It’s called fishing, not catching. What’s your relationship with the two?
///// Drew Chicone (DC) ///// I definitely spend a lot more time “fishing” than “catching”… Just ask my Wife and Daughter. Some fish are just harder to catch than others, but for most species, I think the Pareto principle (also known as the 80–20 rule) holds true. My crusade for a 40+ inch snook and persnickety permit has been obsessively driven and often maddening, but the more time I spend on the water, the less I seem to care about catching. Don’t get me wrong, I still love fishing myself, but it’s also exhilarating to see other people, especially kids, get all pumped up when they catch their first fish on fly. It’s like reliving that excitement all over again!
Why tie your own flies?
///// DC ///// Whether it’s the camaraderie, the creativity, the art, or simply a means to catch fish, folks are passionate about tying flies for a lot of different reasons. For me, it’s all those reasons and a lot more. Tying is part of my daily routine, and teaching people how to tie is one of my favorite activities.
You’ve written a lot of books. Do people even read books anymore?
///// DC ///// I think so… They might be reading them on their Ipad or Phone, but the desire to learn is still there. For what I teach, I believe the ebooks are actually better because you have them with you as a reverence no matter where you are, and you can zoom in on the pictures and get a much better look at the materials and techniques used for each pattern.
Why should they read yours?
///// DC ///// I do my best to write the books that I wish I had when I was learning to tie flies. Easy-to-follow directions with lots of clear pictures help the reader get from point A to point E without skipping any critical steps in between. It may seem like overkill as you get more proficient or if you’re a seasoned tyer, but I think it’s vital to avoid frustration for beginning tyers.
Do you also write and publish cliff notes? Or do we need to hit up Chat GPT for those?
///// DC ///// No, no cliff notes, but over 130 Salty Fly Tying Chronicles. My goal with my free newsletter is to spread the word about new or unique materials, techniques, and patterns that I come across each month. If you’re looking for step-by-step instructions for saltwater fly patterns, check out the “Archive” on my site www.saltyflytying.com
“I do my best to write the books that I wish I had when I was learning to tie flies. Easy-to-follow directions with lots of clear pictures help the reader get from point A to point E without skipping any critical steps in between.”
– Drew Chicone
Describe your spot in Fort Myers. It sounds like a fishing paradise!
///// DC ///// It’s most certainly an extraordinary and diverse fishery with plenty of options no matter what type of fishing you’re into. I spend most of my time chasing snook via paddleboard or on the beach. Each year is a little different, but typically around late April or early May, the snook starts their annual migration from the rivers, creeks, and backwater estuaries and head to the gin-clear water and sandy beaches to spawn. The massive funnel of fish disband into small pods or strings of individuals and cruise up and down the shoreline at the mouth of the Caloosahatchee River in knee-deep water before they hit the beach. This is my favorite kind of fishing because you get to sight fish massive fish in shallow water.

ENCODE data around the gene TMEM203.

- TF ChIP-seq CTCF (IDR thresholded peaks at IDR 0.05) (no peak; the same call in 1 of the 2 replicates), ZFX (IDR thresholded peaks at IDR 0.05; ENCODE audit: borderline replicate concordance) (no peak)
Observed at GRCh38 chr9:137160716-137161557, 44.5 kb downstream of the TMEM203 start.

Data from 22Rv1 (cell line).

You travel throughout the year, hosting hunting and fishing adventures. Where are some of your favorite locations to return to year after year?
///// DC ///// I’m really glad you said “some” of your favorites because I could never choose just one favorite. Cosmoledo Atoll in Seychelles was mind-blowing and at the top of my bucket list for the last decade. I love Pira Lodge in Argentina’s Ibera Mash, and the Bahamas have always enchanted me. Abacos gin-clear waters have palpable therapeutic qualities for me that penetrate bone deep, and Blackfly Lodge has become my home away from home.
Why do you wear Astral shoes?
///// DC ///// That’s an easy one … They are the best travel shoe I have ever worn, whether you’re on or off the water! Over the past decade, my career in the saltwater fly fishing industry has taken me to some of the world’s most beautiful and remote locations, where often time, traveling light is a necessity. With size 12 feet, finding shoes that can be worn both on the water and off is a tall order. The Loyak is the only shoe I have ever found that is lightweight, comfortable, stylish, and fast drying. Designed as a water shoe, the Loyak is constructed from hydrophobic canvas, with a self-draining, flexible sole that provides you balance and superior grip whether you’re on the boat or at the beach bar. I don’t leave home without them; I usually travel with two pairs!
Describe the most epic moment you’ve ever had fishing.
///// DC ///// Words just don’t do it justice, but catching a GT on fly off the back of a Tiger Shark cruising the flats while we were anchored up during a lighting storm was pretty extraordinary. Fishing the Seychelles was like an out-of-body experience for me on its own; however, that particular memory has been permanently etched in my psyche.
Where’s your dream fishing trip?
///// DC ///// I have a few species on my bucket list, but my dream fishing location is The Wessels in Australia. It’s a long run from Ft. Myers, Florida, but with opportunities to catch two species of Indo-Pacific Permit, Blue Bastards, Queenfish, Barramundi, Giant Trevally, and Black Spotted Tusk Fish on the flats, the pearl is unequivocally worth the dive. I had to pass on an opportunity to go during the pandemic, and I have been haunted by the decision ever since. My grandfather used to say, “Every trip you miss is one you’ll never get back,” and I try to live by his words.
PHOTO CREDITS ///// SEAN MURPHY + DREW CHICONE